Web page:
Recommended Readings: Jonas Frisén, M.D., Ph.D., October 16th

Friday Lecture Series
Friday, October 16, 2015
3:45 p.m., Caspary Auditorium

Jonas Frisén, M.D., Ph.D.
Tobias Foundation Professor of Stem Cell Research,
Department of Cell and Molecular Biology,
Karolinska Institutet, Stockholm, Sweden

Cellular Plasticity in the Intact and Injured Central Nervous System

Recommended Readings

Empirical Articles

Ernst, A., Alkass, K., Bernard, S., Salehpour, M., Perl, S., Tisdale, J., … & Frisén, J. (2014). Neurogenesis in the striatum of the adult human brain. Cell, 156(5), 1072-1083. doi: 10.1016/j.cell.2014.01.044

Magnusson, J. P., Göritz, C., Tatarishvili, J., Dias, D. O., Smith, E. M., Lindvall, O., … & Frisén, J. (2014). A latent neurogenic program in astrocytes regulated by Notch signaling in the mouse. Science, 346(6206), 237-241. doi: 10.1126/science.346.6206.237.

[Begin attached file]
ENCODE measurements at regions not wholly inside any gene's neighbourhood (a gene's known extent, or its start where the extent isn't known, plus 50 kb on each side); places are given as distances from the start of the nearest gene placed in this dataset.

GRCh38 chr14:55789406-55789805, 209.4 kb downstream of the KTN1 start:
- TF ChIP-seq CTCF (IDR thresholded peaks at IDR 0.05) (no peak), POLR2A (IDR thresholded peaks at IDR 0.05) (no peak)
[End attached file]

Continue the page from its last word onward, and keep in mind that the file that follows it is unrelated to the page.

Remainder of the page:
Sabelström, H., Stenudd, M., Réu, P., Dias, D. O., Elfineh, M., Zdunek, S., … & Frisén, J. (2013). Resident neural stem cells restrict tissue damage and neuronal loss after spinal cord injury in mice. Science, 342(6158), 637-640. doi: 10.1126/science.1242576

Review Paper

Bergmann, O., Spalding, K. L., & Frisén, J. (2015). Adult neurogenesis in humans. Cold Spring Harbor Perspectives in Biology, 7(7), a018994. doi: 10.1101/cshperspect.a018994

Research Sheds Light on Cause of Brain Deficits in HIV Patients

Some HIV patients experience memory loss and other neurological deficits, despite treatment, and new research suggests that the reason why is because the virus weakens the blood-brain barrier by infecting a small group of supporting brain cells called astrocytes.   The finding, published in the June 29 issue of the Journal of Neuroscience, may help explain why 40 percent to 60 percent of HIV patients on antiretroviral therapy experience mild to moderate neurological problems such as learning difficulties.